Let me borrow some key themes from that blog in this answer. There are kids less than 14 years old today who will be CEOs of companies that introduce remarkable new simulator engines and technology this coming decade and will uproot and disrupt the status quo of the our industry. The simple rule is: ‘adapt or die’.
Eventually the actual flight simulator engine will be marginalised and not relevant anymore. It will be all about the content which will run across a bunch of different simulators. The best performing most open standard sim will be the most commonly used. Closed proprietary platforms will die off. It has always been about the content.
There is a reason we guard our IP so diligently at Orbx; all those assets can be used on future platforms without knowing what those platforms are today. Orbx’s value as a company is not how many sims we support, but how many assets we produce that will eventually run on anything.
A lot of Flight simulators will be cloud-based; meaning you will install a small base app and all the content you need and addons you purchase will be kept in the cloud and delivered on demand. A huge scenery addon won’t be loaded all at once, but streamed on-demand based on your FOV, current position and distance to horizon.
You will have multiple accounts from various vendors in the cloud and a standard FS addon format will likely emerge based on Vulkan and DX12 APIs or some other emerging 3D standard, terrain, weather and physics tech.
How do you see the place of ORBX in that future?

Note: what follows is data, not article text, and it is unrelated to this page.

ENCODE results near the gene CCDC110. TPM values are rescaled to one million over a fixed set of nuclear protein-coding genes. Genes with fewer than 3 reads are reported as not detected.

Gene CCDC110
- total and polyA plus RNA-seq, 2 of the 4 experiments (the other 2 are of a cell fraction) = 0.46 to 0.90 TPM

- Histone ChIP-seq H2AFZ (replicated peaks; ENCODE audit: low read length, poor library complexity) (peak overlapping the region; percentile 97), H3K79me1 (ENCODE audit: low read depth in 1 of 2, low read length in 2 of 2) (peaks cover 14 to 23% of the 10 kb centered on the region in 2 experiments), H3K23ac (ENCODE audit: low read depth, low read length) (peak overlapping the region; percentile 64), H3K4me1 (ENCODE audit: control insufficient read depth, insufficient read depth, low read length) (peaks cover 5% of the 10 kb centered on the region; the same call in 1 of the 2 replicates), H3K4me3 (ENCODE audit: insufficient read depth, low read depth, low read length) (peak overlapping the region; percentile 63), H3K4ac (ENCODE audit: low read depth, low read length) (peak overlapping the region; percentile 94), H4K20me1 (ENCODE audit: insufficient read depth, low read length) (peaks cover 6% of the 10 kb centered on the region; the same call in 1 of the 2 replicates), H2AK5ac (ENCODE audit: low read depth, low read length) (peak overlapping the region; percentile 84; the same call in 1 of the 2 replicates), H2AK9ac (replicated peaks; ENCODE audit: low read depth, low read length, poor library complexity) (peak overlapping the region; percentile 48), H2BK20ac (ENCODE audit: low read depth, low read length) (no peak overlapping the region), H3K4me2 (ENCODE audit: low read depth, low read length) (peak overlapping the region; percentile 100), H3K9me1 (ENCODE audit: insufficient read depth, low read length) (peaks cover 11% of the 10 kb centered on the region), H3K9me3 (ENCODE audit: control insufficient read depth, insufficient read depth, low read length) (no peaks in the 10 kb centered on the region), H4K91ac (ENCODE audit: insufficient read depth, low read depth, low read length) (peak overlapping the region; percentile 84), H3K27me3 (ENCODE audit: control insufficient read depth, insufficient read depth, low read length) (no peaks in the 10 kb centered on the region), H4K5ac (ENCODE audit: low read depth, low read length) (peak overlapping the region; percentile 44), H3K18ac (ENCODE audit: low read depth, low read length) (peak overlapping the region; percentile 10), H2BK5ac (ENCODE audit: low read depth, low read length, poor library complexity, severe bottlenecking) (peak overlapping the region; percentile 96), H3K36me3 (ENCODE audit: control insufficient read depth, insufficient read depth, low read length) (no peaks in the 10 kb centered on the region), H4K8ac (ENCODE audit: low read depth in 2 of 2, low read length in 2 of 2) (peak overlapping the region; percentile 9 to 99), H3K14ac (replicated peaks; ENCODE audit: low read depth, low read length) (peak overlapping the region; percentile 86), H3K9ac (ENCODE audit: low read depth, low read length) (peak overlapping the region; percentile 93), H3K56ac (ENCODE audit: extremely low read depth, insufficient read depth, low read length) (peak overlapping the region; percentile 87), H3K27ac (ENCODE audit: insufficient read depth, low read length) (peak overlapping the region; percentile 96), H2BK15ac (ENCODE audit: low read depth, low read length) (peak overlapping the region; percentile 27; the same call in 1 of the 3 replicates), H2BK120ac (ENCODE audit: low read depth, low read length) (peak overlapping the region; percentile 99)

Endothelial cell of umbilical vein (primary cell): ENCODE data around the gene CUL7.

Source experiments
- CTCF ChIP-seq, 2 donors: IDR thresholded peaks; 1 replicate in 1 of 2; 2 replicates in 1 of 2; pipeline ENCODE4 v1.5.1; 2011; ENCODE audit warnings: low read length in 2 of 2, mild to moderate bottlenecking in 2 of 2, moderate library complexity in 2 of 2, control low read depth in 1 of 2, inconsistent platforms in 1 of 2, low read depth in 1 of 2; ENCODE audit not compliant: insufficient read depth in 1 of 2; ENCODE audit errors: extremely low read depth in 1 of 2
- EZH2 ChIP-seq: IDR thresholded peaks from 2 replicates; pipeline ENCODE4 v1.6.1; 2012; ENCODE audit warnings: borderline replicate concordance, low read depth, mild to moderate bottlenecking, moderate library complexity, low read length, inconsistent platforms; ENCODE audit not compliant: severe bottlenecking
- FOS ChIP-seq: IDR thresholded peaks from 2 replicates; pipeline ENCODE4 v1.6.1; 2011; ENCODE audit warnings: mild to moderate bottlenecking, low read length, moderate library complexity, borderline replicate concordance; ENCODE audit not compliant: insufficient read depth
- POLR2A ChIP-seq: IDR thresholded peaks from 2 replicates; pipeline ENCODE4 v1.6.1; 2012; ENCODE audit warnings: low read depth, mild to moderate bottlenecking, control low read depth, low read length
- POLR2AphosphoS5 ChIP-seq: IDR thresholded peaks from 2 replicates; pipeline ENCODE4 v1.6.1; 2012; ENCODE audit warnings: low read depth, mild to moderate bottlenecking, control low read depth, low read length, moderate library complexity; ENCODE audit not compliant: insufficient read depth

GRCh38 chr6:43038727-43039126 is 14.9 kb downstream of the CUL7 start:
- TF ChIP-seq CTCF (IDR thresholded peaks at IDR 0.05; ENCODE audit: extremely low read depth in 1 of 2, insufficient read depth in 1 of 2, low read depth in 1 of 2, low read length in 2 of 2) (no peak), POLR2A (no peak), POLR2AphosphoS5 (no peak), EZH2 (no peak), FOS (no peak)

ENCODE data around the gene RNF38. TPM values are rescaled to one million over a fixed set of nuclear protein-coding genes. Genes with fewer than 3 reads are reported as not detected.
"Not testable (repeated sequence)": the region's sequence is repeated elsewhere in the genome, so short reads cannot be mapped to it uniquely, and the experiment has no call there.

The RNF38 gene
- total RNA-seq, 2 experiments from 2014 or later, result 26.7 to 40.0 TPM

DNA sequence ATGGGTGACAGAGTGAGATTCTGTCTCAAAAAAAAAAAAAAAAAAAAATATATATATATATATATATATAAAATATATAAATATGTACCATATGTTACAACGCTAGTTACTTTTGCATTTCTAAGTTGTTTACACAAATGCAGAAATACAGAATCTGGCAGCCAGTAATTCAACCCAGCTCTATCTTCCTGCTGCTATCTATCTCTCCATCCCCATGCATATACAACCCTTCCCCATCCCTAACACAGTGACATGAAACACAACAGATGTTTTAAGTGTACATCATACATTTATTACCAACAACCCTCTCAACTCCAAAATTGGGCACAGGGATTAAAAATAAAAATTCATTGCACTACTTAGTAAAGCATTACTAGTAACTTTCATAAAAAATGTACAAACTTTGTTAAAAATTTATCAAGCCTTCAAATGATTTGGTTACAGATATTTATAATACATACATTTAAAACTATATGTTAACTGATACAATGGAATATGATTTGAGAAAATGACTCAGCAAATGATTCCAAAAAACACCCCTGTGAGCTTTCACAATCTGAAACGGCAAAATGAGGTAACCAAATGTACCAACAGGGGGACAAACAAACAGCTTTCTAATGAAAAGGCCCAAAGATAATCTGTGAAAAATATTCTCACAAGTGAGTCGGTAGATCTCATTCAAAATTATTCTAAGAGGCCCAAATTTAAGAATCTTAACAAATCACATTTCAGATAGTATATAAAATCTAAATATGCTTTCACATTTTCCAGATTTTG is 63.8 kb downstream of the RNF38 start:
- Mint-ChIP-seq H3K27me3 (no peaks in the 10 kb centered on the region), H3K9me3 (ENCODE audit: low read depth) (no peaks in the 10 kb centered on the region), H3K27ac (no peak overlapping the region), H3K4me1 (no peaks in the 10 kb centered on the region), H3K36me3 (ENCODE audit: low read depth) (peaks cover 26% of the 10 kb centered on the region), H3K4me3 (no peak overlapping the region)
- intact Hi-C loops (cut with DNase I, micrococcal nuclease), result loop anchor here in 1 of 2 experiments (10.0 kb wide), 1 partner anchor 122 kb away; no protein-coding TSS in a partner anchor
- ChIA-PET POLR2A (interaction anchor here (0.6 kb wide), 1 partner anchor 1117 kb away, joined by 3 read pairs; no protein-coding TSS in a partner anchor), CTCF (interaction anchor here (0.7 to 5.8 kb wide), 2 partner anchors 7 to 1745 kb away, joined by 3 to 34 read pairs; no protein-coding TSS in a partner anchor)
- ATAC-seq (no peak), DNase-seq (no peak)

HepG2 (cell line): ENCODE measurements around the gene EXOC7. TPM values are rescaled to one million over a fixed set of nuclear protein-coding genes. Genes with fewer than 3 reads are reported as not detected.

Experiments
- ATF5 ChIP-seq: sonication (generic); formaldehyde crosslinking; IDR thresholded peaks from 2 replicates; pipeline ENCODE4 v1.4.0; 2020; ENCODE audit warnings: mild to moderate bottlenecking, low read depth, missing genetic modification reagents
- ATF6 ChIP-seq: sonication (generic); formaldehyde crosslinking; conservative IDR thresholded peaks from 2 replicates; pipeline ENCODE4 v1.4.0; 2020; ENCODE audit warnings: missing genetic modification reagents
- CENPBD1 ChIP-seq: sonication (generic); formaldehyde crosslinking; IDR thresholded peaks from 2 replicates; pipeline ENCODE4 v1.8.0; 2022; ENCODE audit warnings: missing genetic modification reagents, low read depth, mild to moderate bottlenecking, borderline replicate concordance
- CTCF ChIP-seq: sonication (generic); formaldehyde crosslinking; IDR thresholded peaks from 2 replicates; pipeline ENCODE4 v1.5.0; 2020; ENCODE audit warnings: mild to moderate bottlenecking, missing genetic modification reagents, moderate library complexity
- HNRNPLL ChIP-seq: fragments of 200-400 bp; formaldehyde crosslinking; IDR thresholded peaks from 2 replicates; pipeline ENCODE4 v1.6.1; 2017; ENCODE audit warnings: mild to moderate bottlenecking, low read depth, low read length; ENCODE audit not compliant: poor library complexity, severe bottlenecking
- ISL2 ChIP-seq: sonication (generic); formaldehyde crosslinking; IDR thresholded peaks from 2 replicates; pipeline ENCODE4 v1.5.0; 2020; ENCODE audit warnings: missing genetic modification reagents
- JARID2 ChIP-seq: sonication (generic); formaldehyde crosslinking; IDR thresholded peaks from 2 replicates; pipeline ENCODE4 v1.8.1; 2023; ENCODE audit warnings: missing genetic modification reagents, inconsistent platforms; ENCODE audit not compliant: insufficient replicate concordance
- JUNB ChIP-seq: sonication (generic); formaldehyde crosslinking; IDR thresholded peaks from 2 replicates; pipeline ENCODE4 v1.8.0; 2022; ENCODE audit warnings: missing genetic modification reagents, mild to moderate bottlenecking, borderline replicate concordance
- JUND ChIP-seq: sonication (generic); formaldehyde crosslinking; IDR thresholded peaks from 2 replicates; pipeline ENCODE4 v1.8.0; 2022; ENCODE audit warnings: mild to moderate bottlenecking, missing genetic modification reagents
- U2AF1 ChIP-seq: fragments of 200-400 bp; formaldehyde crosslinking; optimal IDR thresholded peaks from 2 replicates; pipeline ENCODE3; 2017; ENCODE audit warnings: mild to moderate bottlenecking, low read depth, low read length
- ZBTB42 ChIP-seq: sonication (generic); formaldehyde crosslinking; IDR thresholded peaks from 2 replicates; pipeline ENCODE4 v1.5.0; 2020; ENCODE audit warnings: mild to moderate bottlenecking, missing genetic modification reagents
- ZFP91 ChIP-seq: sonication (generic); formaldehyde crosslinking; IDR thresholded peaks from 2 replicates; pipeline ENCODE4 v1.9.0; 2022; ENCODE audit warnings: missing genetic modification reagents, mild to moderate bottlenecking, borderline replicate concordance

Well I can safely say by 2028 I won’t be its CEO, and apart from still being a shareholder, I won’t be involved in the running of the company on a daily basis. By then I would have handed the mantle and vision onto the next generation who will have fresher ideas and sharper minds and business agility than me. In 2028 I’ll be almost 65 and well and truly retired.
Because I am a serial entrepreneur (I have been involved with starting five companies here in the UK since I moved here in 2012, and I own one and am a part owner of two of them), I am sure I will have fingers in many pies and always keeping my mind active in that respect.
The FTX brand will disappear, replaced by a unified Orbx brand. So FTX Global becomes Orbx Global and so on. The new Orbx Central will have intelligence added to scan your host device for any sims installed and will configure itself to offer addons that run on them.
You will be able to have Orbx addons from the cloud and download them on-demand when needed. You will be able to pull up Orbx Central mid-flight from inside your virtual cockpit, then buy and install scenery for your flight destination in real-time, ready for you to land there.
What’s next? What’s the next big thing for ORBX? Your TrueEarth line of product is impressive. Are you bringing it across all current platforms (P3D, X-Plane and AF2)?
The next big thing is TrueEarth, which is a new tech bringing amazingly detailed regions to life using ortho imagery and 3D models in a way that’s not been done on the scale we are doing it, and for an incredibly affordable price.
By the time you publish this interview we would have released EU Netherlands TrueEarth for Prepar3D V4 and this will be followed by versions for AFS2 and X-Plane, and we are already working on the UK and Pacific Northwest as well.
John, once again, I would like to thank you for your time. Any last words for our readers?
Always a pleasure! I think we are in a very exciting time for our hobby and things are going to get very exciting over the next few years.